Knowing how to put a line on a spinning reel is quite crucial for your fishing experience. But, as you know, your line can wear out or simply run out, after which you’ll need to replace it.
The most common issue people encounter is the line twisting as they try to put it on the reel. Some people also struggle with choosing the right size.
In this article, we’ll cover everything you need to know about putting a line on a spinning reel. You’ll find a step-by-step guide as well as some details on how to pick the best fishing line.
About Line Selection
Choosing the right line is easier than most people think, although it’s where many beginners make mistakes. For starters, it’s often best to use a braid if you’re spooling a medium spinning reel.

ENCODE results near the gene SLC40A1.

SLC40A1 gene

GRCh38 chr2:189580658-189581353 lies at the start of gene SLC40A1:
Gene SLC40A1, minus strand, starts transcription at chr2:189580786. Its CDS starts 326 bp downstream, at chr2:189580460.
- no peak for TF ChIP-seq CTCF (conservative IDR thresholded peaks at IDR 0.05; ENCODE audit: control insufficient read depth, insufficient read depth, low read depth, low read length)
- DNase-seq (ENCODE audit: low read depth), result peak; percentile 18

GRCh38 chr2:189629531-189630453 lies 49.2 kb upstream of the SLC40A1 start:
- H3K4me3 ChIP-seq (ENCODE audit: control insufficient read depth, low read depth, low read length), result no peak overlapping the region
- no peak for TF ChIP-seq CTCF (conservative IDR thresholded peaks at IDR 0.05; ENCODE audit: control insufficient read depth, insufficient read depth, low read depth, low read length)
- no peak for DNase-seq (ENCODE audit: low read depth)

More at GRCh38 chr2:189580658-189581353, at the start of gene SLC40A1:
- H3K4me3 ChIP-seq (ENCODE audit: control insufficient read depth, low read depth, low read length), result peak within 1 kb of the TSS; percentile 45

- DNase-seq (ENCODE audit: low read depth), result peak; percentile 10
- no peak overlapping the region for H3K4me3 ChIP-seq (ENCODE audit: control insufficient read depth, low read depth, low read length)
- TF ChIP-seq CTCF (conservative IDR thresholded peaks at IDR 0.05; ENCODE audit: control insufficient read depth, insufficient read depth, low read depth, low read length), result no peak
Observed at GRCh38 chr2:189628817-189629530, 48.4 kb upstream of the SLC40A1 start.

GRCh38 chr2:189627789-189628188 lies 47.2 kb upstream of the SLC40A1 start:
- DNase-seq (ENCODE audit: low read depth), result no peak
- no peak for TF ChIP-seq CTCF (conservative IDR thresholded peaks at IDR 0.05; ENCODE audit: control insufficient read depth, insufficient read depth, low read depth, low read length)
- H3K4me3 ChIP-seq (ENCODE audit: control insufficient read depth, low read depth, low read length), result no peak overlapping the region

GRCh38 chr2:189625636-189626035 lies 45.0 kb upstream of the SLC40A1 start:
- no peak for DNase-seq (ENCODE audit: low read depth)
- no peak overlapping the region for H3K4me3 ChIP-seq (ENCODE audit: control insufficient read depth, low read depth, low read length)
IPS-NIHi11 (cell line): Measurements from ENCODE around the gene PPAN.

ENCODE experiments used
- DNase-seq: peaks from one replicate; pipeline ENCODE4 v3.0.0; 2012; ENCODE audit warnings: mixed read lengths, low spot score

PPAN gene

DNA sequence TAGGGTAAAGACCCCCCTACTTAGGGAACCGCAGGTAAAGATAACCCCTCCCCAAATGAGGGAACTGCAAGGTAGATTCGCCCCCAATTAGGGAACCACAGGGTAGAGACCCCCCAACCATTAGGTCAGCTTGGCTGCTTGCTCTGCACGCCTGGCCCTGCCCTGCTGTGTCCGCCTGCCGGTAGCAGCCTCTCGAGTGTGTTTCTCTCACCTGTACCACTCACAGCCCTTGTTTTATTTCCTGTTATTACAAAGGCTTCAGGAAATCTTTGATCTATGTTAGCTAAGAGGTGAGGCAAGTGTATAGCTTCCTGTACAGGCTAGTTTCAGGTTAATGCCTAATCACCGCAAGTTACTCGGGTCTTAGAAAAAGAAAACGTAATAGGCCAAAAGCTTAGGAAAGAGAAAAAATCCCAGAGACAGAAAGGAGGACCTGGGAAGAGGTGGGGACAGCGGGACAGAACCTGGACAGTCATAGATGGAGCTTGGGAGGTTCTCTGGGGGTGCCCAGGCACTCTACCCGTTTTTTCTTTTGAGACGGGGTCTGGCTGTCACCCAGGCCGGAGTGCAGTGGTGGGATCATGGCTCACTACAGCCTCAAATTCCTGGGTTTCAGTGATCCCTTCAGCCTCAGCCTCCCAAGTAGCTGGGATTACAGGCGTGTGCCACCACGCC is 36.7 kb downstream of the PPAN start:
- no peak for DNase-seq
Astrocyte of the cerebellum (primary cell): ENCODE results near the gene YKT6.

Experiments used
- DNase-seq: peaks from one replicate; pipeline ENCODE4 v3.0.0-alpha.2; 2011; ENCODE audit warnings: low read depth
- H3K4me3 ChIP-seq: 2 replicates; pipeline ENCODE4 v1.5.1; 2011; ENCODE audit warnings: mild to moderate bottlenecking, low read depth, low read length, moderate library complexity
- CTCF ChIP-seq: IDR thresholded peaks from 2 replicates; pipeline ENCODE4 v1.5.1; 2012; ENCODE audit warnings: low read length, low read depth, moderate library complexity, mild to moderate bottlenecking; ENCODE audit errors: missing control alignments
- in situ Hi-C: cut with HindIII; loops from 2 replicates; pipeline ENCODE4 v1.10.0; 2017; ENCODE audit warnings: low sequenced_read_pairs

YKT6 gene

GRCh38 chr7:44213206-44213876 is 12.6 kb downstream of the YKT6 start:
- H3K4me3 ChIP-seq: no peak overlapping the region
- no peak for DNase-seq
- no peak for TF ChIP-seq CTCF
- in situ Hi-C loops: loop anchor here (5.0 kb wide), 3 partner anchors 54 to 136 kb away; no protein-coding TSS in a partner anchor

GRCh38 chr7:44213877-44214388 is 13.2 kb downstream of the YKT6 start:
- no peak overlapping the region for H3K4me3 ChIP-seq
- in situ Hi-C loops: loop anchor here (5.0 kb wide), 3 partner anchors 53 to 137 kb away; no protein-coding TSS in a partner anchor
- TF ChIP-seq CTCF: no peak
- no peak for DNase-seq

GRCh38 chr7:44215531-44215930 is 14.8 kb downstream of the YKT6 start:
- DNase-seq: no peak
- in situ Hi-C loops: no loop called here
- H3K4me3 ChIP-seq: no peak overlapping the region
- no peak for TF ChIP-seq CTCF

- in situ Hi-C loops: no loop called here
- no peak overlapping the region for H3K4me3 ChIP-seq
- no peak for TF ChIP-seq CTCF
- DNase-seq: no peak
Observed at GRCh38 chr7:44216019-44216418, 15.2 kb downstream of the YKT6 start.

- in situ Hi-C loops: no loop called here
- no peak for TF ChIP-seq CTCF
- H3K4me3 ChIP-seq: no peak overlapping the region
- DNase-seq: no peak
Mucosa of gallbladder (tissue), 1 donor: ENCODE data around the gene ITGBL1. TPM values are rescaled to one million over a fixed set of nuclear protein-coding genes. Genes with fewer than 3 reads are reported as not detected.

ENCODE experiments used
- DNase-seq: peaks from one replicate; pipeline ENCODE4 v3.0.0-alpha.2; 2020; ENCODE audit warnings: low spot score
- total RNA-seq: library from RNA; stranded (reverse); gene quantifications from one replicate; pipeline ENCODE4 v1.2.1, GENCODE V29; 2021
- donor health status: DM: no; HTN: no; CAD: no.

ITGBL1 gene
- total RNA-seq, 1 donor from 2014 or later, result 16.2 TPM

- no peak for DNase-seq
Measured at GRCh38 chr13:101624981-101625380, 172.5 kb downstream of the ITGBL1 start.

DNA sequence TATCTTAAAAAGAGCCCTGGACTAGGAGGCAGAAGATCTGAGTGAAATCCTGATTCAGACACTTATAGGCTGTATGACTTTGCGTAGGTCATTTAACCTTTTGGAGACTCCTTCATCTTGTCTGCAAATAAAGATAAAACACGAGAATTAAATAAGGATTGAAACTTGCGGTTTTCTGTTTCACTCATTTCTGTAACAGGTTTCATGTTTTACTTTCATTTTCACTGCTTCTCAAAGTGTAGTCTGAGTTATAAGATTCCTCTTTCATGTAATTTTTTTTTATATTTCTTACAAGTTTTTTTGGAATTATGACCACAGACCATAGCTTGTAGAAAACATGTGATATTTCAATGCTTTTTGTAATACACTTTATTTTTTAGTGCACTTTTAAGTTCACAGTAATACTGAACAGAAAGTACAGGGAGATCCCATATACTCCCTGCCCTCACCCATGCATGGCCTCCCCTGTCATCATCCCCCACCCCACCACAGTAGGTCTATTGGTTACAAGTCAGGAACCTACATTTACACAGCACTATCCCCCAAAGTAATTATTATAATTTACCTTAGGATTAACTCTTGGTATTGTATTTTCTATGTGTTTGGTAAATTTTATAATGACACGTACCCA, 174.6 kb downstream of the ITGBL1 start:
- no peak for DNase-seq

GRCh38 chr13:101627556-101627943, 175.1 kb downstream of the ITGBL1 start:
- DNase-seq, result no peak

This is especially the case if your fishing style requires you to use a larger than 12-pound test. Again, a braided line is a good choice, but do make sure to use a bit of mono first to serve as backing.
Braid can easily slip on the spool, so a bit of mono should prevent that. Once you have that backing in place, you can go ahead and attach the braid using a uni knot.
A braided line is best due to its small diameter and the fact that it doesn’t stretch. It’s durable, strong, and allows you to cast far. Plus, it has nearly no line memory.
How to Spool a Spinning Reel
Spooling spinning reels is easy, but it takes some practice. However, once you get the hang of it, you’ll notice the whole process takes only a few minutes.
In most cases, it’s easier to do with the help of another person if you have anyone nearby. If not, you can totally do it yourself following the steps below.
STEP 1. Connect the Reel to the Rod
Before you starting spooling, you should always attach the reel to the rod. It’s a simple process that makes a huge difference when working with the line of your choice.
Grab your reel and install it following the instructions provided by the manufacturer. Once it’s in place, you can go ahead and prepare your line.
STEP 2. String the Line Through the First Guides